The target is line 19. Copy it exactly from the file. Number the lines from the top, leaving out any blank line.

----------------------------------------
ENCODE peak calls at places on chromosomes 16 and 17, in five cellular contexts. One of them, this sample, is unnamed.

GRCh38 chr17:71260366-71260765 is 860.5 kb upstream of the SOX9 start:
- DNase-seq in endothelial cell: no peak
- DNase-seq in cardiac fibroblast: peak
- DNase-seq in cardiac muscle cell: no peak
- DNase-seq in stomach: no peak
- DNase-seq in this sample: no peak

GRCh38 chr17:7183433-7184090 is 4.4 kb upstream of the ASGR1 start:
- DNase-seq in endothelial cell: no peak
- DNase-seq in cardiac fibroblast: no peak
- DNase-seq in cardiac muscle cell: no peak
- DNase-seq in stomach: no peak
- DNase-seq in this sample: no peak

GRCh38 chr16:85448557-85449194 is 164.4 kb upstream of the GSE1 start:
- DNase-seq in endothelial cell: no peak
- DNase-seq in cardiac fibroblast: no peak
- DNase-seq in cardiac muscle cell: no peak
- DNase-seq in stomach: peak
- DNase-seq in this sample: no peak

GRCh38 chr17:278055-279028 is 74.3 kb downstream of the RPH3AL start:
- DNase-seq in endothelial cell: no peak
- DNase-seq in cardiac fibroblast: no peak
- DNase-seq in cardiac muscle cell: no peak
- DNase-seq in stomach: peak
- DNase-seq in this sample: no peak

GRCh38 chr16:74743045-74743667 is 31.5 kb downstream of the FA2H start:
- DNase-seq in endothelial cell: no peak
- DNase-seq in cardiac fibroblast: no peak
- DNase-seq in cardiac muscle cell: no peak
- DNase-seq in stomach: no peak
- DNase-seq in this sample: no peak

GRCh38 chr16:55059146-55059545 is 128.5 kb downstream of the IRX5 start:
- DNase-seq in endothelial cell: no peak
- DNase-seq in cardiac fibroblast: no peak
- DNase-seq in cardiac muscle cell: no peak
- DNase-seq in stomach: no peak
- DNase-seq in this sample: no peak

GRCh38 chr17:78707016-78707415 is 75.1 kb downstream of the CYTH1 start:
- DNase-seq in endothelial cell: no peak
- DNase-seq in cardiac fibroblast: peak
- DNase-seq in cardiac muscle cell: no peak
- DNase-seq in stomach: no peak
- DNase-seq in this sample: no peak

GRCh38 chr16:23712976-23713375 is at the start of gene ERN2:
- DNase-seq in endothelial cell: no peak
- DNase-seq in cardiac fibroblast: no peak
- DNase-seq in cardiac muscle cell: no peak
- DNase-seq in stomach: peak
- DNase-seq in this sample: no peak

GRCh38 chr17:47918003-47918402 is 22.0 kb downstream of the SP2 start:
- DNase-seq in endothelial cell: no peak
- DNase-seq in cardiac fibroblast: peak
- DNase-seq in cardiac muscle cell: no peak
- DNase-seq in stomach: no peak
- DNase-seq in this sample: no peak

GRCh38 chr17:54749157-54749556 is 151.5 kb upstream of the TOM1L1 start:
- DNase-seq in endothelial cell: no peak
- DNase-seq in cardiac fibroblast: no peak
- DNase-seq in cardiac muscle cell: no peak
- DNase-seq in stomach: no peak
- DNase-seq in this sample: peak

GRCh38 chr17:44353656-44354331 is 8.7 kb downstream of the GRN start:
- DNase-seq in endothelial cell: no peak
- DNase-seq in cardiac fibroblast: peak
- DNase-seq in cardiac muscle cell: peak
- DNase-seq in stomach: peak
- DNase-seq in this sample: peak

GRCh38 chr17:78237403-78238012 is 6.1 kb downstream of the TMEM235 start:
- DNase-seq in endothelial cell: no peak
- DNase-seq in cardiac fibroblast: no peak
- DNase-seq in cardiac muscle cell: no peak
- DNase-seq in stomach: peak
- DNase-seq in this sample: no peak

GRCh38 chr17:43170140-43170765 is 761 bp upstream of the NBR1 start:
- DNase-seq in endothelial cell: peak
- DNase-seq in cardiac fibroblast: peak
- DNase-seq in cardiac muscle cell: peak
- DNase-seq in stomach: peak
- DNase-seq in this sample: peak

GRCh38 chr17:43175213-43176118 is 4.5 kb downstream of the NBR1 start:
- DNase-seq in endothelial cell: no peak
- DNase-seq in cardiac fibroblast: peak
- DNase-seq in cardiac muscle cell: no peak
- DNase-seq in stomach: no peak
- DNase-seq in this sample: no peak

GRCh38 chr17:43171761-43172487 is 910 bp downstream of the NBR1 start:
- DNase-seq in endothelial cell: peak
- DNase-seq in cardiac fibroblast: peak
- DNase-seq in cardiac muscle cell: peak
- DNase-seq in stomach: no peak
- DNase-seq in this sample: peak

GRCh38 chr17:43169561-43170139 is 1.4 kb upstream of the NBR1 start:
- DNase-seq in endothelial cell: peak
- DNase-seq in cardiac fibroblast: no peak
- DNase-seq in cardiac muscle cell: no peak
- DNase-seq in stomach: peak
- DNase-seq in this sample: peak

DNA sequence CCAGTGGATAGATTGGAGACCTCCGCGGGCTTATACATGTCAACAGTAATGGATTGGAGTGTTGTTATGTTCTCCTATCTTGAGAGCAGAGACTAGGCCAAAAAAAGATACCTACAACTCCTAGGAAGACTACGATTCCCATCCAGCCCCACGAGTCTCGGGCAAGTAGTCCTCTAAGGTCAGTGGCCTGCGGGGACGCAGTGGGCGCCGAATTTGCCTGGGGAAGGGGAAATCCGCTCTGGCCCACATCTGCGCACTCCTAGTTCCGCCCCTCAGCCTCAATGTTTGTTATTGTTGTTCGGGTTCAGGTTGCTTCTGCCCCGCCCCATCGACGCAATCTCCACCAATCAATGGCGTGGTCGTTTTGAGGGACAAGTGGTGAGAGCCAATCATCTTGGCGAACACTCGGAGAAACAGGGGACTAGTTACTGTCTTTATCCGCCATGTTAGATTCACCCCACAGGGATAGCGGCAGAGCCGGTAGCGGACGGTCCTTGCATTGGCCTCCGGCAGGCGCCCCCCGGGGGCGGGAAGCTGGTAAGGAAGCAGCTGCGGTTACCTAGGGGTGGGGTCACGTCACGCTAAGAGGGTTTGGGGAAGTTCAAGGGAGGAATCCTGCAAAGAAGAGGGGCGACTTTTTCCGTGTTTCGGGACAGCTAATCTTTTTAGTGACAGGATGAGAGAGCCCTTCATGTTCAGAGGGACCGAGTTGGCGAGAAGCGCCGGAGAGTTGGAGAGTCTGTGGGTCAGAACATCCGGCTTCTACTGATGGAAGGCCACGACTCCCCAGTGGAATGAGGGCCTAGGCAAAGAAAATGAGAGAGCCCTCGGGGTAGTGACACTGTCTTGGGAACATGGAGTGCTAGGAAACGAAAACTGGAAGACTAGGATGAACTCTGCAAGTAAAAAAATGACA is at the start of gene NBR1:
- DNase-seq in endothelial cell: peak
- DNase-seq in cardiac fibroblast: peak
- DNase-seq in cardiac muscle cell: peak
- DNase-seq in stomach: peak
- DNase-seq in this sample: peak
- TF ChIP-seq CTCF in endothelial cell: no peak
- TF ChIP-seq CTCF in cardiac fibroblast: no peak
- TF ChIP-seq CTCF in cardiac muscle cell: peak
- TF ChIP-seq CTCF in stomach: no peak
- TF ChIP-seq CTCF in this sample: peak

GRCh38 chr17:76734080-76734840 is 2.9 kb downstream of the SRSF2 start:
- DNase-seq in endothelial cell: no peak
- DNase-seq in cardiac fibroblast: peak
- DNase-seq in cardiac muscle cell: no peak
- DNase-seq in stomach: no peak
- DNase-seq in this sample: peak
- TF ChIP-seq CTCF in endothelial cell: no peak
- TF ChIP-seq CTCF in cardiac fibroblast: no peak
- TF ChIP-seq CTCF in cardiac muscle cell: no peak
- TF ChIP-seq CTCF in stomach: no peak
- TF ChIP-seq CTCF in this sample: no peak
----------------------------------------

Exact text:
- DNase-seq in this sample: no peak